North Korea under Kim Jong-Il had a record of engaging the international community and securing aid, before taking a step back and refusing to fulfil its end of the agreement. The IAEA has visited North Korea a number of times through their safeguards agreement, technically still active, and later through negotiated verification frameworks. On these occasions cooperation from North Korea was intermittent, and inspectors have been ejected from the country on more than one occasion. While cooperation lasted, inspector activities were either limited or produced worrying conclusions.
Given that a number of previous inspections bear a striking resemblance to those recently proposed, this history is not encouraging. The DPRK-US Agreed Framework, signed in 1994, provided that the IAEA would monitor the ‘freeze on the DPRK graphite-moderated reactors and related facilities’ in tandem with its regular safeguards verification activities. Under this framework the Agency was able to maintain a continuous, though limited, eight-year-long presence at Yongbyon, implementing inspections at a number of facilities and monitoring the reactor freeze. The inspections were halted in 2002 as a result of a controversy generated by the US, according to which the North had an undeclared uranium enrichment programme. Ten days after the departure of the Agency’s inspectors from the Hermit State, Pyongyang announced an unprecedented step: its withdrawal from the Nuclear Non-Proliferation Treaty (NPT).
In 2003 the first round of the Six-Party Talks began, involving the two Koreas, the United States, China, Japan, and Russia. These talks led to the issuance of a Joint Statement in 2005 by all parties, in which North Korea undertook to halt its nuclear weapons programme and to return to the NPT and Agency safeguards in exchange for economic aid and security assurances. However only one year later North Korea conducted its first nuclear weapons test. Despite this setback, negotiations within the Six-Party Talks continued and in 2007 the parties agreed on initial actions to implement the 2005 Joint Statement. In a similar manner to the recent announcements, the DPRK agreed to ‘shut down and seal for the purpose of eventual abandonment the Yongbyon nuclear facility, including the reprocessing facility, and invite back Agency personnel to conduct all necessary monitoring and verification as agreed between the IAEA and the DPRK’.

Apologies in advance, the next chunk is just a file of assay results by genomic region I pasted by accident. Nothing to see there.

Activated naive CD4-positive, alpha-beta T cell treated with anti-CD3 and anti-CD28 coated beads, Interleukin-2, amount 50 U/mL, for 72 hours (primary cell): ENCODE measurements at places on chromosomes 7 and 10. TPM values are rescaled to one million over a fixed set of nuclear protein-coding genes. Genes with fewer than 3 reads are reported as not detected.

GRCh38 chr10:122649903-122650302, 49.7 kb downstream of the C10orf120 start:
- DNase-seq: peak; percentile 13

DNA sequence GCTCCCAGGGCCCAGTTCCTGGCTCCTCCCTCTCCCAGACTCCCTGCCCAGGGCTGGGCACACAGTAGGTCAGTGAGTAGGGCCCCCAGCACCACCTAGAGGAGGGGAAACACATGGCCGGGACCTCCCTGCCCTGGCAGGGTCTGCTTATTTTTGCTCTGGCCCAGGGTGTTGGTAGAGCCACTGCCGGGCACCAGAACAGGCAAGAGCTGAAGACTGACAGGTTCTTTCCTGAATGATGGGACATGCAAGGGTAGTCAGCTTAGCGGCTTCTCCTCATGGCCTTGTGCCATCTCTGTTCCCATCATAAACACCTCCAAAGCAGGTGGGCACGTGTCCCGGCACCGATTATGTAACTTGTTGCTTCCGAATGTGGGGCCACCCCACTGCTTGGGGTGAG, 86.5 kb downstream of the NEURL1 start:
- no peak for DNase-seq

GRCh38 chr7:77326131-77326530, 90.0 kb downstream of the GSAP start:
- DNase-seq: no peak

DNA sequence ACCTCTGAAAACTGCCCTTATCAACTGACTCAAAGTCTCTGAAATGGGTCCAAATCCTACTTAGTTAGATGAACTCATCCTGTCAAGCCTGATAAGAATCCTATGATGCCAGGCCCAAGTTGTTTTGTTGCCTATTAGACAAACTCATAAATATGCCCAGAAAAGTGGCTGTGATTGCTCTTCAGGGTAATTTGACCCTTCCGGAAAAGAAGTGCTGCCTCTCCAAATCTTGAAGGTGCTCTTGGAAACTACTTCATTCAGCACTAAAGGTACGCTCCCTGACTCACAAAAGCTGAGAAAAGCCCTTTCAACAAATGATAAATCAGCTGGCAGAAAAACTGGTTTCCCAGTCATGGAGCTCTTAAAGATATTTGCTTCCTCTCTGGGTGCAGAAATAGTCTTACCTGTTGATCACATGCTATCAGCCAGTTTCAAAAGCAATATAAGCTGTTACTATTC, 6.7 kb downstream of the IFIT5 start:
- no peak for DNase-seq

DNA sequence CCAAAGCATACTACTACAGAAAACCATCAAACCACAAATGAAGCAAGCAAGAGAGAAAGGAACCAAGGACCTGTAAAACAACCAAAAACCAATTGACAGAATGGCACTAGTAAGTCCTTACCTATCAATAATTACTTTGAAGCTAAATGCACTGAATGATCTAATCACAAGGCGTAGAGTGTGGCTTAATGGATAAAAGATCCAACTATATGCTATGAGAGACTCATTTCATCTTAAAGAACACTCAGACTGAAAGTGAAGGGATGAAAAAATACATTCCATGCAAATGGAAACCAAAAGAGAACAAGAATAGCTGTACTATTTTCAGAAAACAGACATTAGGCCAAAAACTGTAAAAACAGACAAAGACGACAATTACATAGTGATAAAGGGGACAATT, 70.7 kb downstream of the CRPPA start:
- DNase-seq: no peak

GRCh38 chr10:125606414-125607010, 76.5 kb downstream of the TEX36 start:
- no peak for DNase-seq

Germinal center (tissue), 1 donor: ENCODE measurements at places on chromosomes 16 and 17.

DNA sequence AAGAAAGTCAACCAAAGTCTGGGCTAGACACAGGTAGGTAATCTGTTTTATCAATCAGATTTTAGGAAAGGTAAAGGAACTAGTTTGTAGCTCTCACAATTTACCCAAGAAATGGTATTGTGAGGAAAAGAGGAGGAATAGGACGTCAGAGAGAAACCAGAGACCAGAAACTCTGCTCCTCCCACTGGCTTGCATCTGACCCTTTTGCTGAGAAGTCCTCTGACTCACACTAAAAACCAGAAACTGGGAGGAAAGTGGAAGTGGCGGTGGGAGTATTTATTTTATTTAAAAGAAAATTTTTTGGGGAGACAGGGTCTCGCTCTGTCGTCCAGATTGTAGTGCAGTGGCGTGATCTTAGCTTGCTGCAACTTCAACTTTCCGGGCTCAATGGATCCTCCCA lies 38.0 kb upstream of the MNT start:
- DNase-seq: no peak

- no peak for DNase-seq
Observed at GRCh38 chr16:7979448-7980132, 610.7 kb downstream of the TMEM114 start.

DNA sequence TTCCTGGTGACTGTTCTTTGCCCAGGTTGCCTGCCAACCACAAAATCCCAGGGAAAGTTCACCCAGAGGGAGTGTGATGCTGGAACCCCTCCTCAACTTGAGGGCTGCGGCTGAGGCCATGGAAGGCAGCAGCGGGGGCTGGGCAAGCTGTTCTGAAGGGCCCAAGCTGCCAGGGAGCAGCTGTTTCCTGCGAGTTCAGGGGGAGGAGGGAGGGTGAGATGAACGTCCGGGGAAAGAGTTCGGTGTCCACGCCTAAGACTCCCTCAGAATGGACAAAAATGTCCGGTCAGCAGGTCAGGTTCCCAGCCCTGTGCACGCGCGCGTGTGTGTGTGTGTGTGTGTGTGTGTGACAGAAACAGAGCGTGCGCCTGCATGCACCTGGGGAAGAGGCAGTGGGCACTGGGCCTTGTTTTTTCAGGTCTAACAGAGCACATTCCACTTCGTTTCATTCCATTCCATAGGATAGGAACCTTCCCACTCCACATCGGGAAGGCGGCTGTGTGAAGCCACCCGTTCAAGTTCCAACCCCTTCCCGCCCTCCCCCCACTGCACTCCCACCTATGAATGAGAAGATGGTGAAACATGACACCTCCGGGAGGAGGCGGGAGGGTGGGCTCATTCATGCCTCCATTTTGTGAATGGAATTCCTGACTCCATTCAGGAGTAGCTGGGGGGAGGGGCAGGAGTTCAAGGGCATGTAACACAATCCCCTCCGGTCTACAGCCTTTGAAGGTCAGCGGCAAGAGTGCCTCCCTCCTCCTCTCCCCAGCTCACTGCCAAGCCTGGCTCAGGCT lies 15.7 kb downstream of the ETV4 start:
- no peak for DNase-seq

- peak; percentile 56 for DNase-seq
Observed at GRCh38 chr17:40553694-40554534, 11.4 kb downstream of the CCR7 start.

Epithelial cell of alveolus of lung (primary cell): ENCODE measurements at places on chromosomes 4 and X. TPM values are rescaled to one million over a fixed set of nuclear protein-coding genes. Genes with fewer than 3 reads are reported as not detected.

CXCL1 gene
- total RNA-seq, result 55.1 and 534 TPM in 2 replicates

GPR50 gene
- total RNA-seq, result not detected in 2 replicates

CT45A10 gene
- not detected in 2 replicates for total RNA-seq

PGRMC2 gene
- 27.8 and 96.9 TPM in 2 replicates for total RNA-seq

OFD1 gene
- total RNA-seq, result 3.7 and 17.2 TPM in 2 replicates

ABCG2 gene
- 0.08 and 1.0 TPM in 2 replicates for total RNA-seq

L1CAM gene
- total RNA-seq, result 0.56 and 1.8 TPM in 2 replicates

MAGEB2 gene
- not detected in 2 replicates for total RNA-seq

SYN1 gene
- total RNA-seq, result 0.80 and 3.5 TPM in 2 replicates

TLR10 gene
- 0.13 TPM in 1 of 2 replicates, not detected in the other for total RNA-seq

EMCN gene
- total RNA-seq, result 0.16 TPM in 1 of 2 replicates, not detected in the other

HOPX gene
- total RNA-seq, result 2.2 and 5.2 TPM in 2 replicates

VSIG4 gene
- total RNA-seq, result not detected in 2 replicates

While the Agency was able to confirm the shutdown of all facilities related to these initial actions, their activities were strictly limited to these actions alone. The accounting for, or verification of, nuclear materials under their safeguards agreement was kept firmly off the table. After this initial step forward, the DPRK decided to take two steps back. After being condemned by the UN Security Council for missile testing, the DPRK asked the inspectors to leave, yet again, and announced that it was reactivating its nuclear programme. This was followed, only a month later, by a second North Korean nuclear test. Since then the Agency has not been allowed back into Yongbyon.